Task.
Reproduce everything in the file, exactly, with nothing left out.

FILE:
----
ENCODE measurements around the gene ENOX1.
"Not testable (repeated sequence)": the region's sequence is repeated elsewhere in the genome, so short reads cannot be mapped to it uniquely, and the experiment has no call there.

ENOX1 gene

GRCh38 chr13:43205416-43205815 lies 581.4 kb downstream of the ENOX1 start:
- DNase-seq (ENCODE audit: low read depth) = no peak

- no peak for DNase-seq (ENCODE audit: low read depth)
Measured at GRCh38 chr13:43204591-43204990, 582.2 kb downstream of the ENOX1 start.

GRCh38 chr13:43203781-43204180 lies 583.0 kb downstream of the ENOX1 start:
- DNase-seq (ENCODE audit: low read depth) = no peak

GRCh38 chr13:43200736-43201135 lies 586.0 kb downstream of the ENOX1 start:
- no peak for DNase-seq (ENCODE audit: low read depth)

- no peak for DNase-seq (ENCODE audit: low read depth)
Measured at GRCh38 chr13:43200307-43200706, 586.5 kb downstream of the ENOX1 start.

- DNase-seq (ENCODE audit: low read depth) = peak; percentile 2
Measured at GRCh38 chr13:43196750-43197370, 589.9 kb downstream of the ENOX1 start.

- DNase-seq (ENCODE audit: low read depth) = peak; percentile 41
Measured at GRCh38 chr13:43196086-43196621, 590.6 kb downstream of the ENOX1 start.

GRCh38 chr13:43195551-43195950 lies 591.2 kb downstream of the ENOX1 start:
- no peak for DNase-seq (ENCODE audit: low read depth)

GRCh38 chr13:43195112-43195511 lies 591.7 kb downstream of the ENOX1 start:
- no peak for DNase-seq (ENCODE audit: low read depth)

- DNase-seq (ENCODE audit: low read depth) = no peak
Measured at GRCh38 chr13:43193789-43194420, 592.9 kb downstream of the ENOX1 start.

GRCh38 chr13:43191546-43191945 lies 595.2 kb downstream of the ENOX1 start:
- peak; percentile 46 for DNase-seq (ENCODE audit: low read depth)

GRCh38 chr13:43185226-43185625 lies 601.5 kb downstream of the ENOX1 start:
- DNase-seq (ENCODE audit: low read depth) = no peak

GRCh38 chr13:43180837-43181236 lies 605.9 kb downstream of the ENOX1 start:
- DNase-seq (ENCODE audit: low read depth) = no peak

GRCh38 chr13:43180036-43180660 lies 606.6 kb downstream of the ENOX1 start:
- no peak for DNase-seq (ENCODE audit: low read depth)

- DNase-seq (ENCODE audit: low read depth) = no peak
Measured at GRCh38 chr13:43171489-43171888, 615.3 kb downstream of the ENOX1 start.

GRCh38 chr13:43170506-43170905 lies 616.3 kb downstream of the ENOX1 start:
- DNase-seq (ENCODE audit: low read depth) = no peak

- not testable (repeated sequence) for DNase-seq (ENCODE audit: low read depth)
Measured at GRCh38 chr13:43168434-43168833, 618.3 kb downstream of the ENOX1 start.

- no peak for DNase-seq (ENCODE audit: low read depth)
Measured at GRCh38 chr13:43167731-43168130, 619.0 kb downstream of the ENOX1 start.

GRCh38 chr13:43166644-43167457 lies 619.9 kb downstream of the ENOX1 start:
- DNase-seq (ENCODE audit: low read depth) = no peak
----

ENCODE measurements around the gene ENOX1.
"Not testable (repeated sequence)": the region's sequence is repeated elsewhere in the genome, so short reads cannot be mapped to it uniquely, and the experiment has no call there.

ENOX1 gene

GRCh38 chr13:43205416-43205815 lies 581.4 kb downstream of the ENOX1 start:
- DNase-seq (ENCODE audit: low read depth) = no peak

- no peak for DNase-seq (ENCODE audit: low read depth)
Measured at GRCh38 chr13:43204591-43204990, 582.2 kb downstream of the ENOX1 start.

GRCh38 chr13:43203781-43204180 lies 583.0 kb downstream of the ENOX1 start:
- DNase-seq (ENCODE audit: low read depth) = no peak

GRCh38 chr13:43200736-43201135 lies 586.0 kb downstream of the ENOX1 start:
- no peak for DNase-seq (ENCODE audit: low read depth)

- no peak for DNase-seq (ENCODE audit: low read depth)
Measured at GRCh38 chr13:43200307-43200706, 586.5 kb downstream of the ENOX1 start.

- DNase-seq (ENCODE audit: low read depth) = peak; percentile 2
Measured at GRCh38 chr13:43196750-43197370, 589.9 kb downstream of the ENOX1 start.

- DNase-seq (ENCODE audit: low read depth) = peak; percentile 41
Measured at GRCh38 chr13:43196086-43196621, 590.6 kb downstream of the ENOX1 start.

GRCh38 chr13:43195551-43195950 lies 591.2 kb downstream of the ENOX1 start:
- no peak for DNase-seq (ENCODE audit: low read depth)

GRCh38 chr13:43195112-43195511 lies 591.7 kb downstream of the ENOX1 start:
- no peak for DNase-seq (ENCODE audit: low read depth)

- DNase-seq (ENCODE audit: low read depth) = no peak
Measured at GRCh38 chr13:43193789-43194420, 592.9 kb downstream of the ENOX1 start.

GRCh38 chr13:43191546-43191945 lies 595.2 kb downstream of the ENOX1 start:
- peak; percentile 46 for DNase-seq (ENCODE audit: low read depth)

GRCh38 chr13:43185226-43185625 lies 601.5 kb downstream of the ENOX1 start:
- DNase-seq (ENCODE audit: low read depth) = no peak

GRCh38 chr13:43180837-43181236 lies 605.9 kb downstream of the ENOX1 start:
- DNase-seq (ENCODE audit: low read depth) = no peak

GRCh38 chr13:43180036-43180660 lies 606.6 kb downstream of the ENOX1 start:
- no peak for DNase-seq (ENCODE audit: low read depth)

- DNase-seq (ENCODE audit: low read depth) = no peak
Measured at GRCh38 chr13:43171489-43171888, 615.3 kb downstream of the ENOX1 start.

GRCh38 chr13:43170506-43170905 lies 616.3 kb downstream of the ENOX1 start:
- DNase-seq (ENCODE audit: low read depth) = no peak

- not testable (repeated sequence) for DNase-seq (ENCODE audit: low read depth)
Measured at GRCh38 chr13:43168434-43168833, 618.3 kb downstream of the ENOX1 start.

- no peak for DNase-seq (ENCODE audit: low read depth)
Measured at GRCh38 chr13:43167731-43168130, 619.0 kb downstream of the ENOX1 start.

GRCh38 chr13:43166644-43167457 lies 619.9 kb downstream of the ENOX1 start:
- DNase-seq (ENCODE audit: low read depth) = no peak